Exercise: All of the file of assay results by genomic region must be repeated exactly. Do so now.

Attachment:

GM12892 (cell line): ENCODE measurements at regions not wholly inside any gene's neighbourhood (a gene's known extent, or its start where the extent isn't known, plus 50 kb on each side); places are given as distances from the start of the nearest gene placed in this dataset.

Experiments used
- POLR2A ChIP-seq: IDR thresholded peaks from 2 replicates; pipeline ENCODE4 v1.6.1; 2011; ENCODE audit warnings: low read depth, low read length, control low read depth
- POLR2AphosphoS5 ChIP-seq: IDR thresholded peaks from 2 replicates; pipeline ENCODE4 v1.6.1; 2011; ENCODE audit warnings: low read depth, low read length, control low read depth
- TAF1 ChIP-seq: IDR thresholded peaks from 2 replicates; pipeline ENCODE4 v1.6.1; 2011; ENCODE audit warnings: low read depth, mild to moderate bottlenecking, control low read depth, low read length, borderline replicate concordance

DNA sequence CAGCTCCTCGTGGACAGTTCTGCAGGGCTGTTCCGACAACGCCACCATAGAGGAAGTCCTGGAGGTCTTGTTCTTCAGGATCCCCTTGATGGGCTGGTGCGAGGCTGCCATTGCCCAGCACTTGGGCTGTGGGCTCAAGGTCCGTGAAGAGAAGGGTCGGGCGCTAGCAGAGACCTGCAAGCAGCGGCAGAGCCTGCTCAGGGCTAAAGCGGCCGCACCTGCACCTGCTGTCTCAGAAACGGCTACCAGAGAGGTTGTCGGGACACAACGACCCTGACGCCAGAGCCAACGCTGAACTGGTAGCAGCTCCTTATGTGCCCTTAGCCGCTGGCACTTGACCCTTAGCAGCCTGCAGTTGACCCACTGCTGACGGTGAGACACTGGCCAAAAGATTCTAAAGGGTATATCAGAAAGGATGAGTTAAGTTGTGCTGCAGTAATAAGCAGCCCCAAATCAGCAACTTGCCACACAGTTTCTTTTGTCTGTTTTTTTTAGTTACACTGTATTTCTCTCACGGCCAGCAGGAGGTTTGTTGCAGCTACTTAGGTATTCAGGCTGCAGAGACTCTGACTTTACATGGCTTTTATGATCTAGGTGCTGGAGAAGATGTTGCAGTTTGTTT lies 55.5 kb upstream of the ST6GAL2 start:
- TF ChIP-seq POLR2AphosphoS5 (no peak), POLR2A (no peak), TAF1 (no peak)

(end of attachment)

GM12892 (cell line): ENCODE measurements at regions not wholly inside any gene's neighbourhood (a gene's known extent, or its start where the extent isn't known, plus 50 kb on each side); places are given as distances from the start of the nearest gene placed in this dataset.

Experiments used
- POLR2A ChIP-seq: IDR thresholded peaks from 2 replicates; pipeline ENCODE4 v1.6.1; 2011; ENCODE audit warnings: low read depth, low read length, control low read depth
- POLR2AphosphoS5 ChIP-seq: IDR thresholded peaks from 2 replicates; pipeline ENCODE4 v1.6.1; 2011; ENCODE audit warnings: low read depth, low read length, control low read depth
- TAF1 ChIP-seq: IDR thresholded peaks from 2 replicates; pipeline ENCODE4 v1.6.1; 2011; ENCODE audit warnings: low read depth, mild to moderate bottlenecking, control low read depth, low read length, borderline replicate concordance

DNA sequence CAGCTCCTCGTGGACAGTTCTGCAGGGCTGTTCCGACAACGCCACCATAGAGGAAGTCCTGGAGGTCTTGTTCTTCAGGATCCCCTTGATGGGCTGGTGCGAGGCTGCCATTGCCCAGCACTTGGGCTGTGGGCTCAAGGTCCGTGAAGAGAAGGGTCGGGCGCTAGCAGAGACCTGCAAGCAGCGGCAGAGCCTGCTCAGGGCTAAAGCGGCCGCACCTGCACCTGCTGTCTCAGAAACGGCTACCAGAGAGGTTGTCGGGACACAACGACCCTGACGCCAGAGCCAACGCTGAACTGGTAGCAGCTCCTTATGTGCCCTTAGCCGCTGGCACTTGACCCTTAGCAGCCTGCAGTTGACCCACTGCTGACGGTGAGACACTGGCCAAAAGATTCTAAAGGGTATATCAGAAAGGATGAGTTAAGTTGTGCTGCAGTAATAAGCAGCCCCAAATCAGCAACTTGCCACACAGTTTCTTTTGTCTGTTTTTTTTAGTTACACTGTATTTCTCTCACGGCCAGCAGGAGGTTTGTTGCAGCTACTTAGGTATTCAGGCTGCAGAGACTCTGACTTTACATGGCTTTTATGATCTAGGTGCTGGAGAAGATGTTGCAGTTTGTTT lies 55.5 kb upstream of the ST6GAL2 start:
- TF ChIP-seq POLR2AphosphoS5 (no peak), POLR2A (no peak), TAF1 (no peak)